New Zealand Law Society - Head to head hybrids

Head to head hybrids

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No potential hybrid owner has ever asked me, in my capacity as a little known motoring writer, whether they would be better to buy a Toyota Prius V, or a Porsche Cayenne S e-hybrid. Despite lack of interest in the question, I am going to address it.


a Cayenne-S-E-Hybrid
The Porsche

One factor to consider is how noticeable you like to be. You see to the right a picture of the actual car Porsche sent me.

It was noticeable.

The Prius is less obvious, but still capable of making a driver self-conscious. There's an odd shaped nose, for a start. It looks a bit like the front end of a Womble. Then there's the shape of everything behind the front end.

When Prium were first produced, it was said, by somebody, possibly accurately, that Toyota had concluded, through some sort of market research witchcraft, that hybrids should be an unusual shape, because those who would buy them would want the world to know that they were driving a hybrid and thus saving the planet. Apparently the urge to save the planet, and thus buy a hybrid, significantly decreases if the neighbours are not aware you are doing it.

Of three Prius submodels, the V is the longest, having been stretched to accommodate seven seats. It will appeal to those who value practicality over aesthetics: exhibit B to the far right.


photo of a Prius
The Prius

Appearance aside, a hypothetical disinterested observer might watch you beetle by in your stretched blue Prius and think: "there goes someone who wants us to believe that he/she/non binary individual is saving the planet, but in fact he/she/non binary is merely someone who can't do their sums."

That disinterested observer is not convinced that a headlong plummet toward a Venusian climate will be averted by increasing the total energy cost of building cars by giving them two engines instead of one. The observer even doubts the claimed fuel efficiency of hybrids, once built.

Consider this. The Prius V claims an average petrol consumption of "4.4 litres/100km (combined ADR81/02)". ADR 81/02 is an abbreviation of "Australian Vehicle Standard (Australian Design Rule 81/02 – Fuel Consumption Labelling for Light Vehicles) 2008". ADR81/02 involves simulated urban driving over a theoretical 3.976 km, followed by simulated extra-urban driving over a theoretical 6.956 km. Total simulated theoretical distance: 10.932 km. The alert among you will already be wondering (a) how well that might translate to real world driving, and (b) how the test is applied to a hybrid car, which might be capable of navigating the entire 10.932 km without once troubling the petrol spigot. Even the Cayenne e-hybrid, the second most economical of this brace, will officially cover 22 km on pure battery power.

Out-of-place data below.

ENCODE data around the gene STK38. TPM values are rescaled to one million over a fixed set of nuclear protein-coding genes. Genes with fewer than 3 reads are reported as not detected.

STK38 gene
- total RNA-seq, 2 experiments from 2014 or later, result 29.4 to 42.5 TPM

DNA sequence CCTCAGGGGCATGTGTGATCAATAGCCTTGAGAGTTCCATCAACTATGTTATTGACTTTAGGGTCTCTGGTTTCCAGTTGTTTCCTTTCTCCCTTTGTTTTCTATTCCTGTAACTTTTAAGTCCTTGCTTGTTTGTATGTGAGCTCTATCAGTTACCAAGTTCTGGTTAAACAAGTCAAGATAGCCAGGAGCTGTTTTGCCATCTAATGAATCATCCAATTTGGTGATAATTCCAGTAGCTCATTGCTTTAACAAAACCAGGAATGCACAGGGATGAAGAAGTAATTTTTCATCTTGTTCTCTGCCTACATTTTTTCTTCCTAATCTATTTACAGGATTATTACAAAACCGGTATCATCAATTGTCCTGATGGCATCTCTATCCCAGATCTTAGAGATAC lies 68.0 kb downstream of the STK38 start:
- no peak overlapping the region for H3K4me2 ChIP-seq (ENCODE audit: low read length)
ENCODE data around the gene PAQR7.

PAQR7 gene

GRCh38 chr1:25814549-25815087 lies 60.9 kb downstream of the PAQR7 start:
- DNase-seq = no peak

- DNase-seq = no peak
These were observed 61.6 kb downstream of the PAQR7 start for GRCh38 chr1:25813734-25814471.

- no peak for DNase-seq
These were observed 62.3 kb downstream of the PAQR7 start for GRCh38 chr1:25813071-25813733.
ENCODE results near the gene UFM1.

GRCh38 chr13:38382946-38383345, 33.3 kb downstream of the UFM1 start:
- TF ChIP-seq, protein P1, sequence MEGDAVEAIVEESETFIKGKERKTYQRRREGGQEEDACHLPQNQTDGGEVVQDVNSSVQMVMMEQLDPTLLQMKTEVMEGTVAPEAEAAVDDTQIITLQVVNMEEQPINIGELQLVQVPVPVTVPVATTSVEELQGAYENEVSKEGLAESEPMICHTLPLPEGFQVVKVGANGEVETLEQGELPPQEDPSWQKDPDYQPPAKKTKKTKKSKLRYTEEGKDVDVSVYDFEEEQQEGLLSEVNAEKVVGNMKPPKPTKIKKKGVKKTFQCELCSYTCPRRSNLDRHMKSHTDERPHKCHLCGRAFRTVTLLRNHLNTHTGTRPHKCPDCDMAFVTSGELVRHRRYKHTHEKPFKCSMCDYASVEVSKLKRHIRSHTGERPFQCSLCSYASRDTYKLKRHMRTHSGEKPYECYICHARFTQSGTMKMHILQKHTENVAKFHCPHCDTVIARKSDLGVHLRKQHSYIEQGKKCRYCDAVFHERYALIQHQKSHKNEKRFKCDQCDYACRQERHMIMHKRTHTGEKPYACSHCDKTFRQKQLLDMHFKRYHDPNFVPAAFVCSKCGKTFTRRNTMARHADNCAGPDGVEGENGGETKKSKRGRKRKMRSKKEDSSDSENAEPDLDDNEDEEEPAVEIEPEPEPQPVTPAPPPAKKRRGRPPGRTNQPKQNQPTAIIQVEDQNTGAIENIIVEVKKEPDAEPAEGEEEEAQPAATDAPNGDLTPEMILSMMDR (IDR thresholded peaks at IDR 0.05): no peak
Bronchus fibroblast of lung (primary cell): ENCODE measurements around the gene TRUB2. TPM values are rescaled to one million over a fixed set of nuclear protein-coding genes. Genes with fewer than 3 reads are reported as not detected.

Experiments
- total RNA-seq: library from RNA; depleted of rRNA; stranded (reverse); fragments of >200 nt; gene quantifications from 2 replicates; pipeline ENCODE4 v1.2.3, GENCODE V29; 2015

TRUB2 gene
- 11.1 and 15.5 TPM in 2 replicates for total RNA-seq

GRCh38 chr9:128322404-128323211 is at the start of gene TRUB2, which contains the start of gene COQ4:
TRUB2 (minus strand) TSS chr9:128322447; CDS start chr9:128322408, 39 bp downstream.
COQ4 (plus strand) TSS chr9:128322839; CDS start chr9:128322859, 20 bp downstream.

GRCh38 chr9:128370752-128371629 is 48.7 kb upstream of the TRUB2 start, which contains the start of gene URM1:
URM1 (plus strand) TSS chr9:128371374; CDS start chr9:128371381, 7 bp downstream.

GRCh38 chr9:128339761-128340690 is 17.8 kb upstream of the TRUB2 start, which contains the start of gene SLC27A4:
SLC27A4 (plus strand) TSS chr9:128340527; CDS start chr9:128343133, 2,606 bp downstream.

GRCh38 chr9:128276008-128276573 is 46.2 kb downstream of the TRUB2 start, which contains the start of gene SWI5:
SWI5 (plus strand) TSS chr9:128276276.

The answer to (a) is not very. The answer to (b) is that hybrid cars are put through the procedure twice; once with a full battery charge and once with zero charge, and the results averaged. If you think that evens things up, it doesn't. Out in the real world, you are not on battery power for anywhere near half the time.

You might now be asking: if this is true, why do 86% of Auckland taxi drivers buy hybrids? Who knows? Maybe 86% of Auckland taxi drivers are suffering a mass hysteria. Maybe the disinterested observer has it wrong.


Enough of the maths. To the driving. The Prius is not terrible. It's spacious. It stops and starts when asked. It goes around corners in resolutely predictable fashion. I go so far as to say that it is not unpleasant.

The Cayenne, you will be staggered to hear, is more fun. It's big and it's fast and it has lots of buttons and switches.

You can choose to engage battery only, or petrol only, or both at once. You will notice, via various LCD representations, that the internal combustion engine burns petrol to charge the battery, so that the battery can be used to avoid burning petrol (a trick also performed by the Prius). Your inner high school physicist might question the energy efficiency of that cycle. But this is where the Cayenne has a small advantage: it can be plugged into a wall socket, and absorb 22km worth of electricity from a nice friendly hydro dam. It looked too tedious for me to attempt.

Despite the million or so buttons and/or switches, the Cayenne lacks adaptive cruise control: all but de rigueur in expensive automobiles circa 2016. But it does sport remote tyre pressure reading, which is cooler than any kind of cruise control.

Intriguingly, the front of the cabin presents four grab handles: two for the passenger and two for the driver. In any situation where a passenger might feel sufficiently nervous and/or physically unstable to seize a grab handle, the second to last thing said passenger wants to see is only one driver's hand on the steering wheel, while the other clasps a handle. The last thing that passenger wants to see is both driver's grab handles in use; an off road driving technique sometimes known as the Full Thelma and Louise.

William McCartney is an Auckland barrister who practises from Eden Chambers.

Note: Mr McCartney was erroneously referred to as William McCarthy in the print version of LawTalk. Our error has been corrected here.

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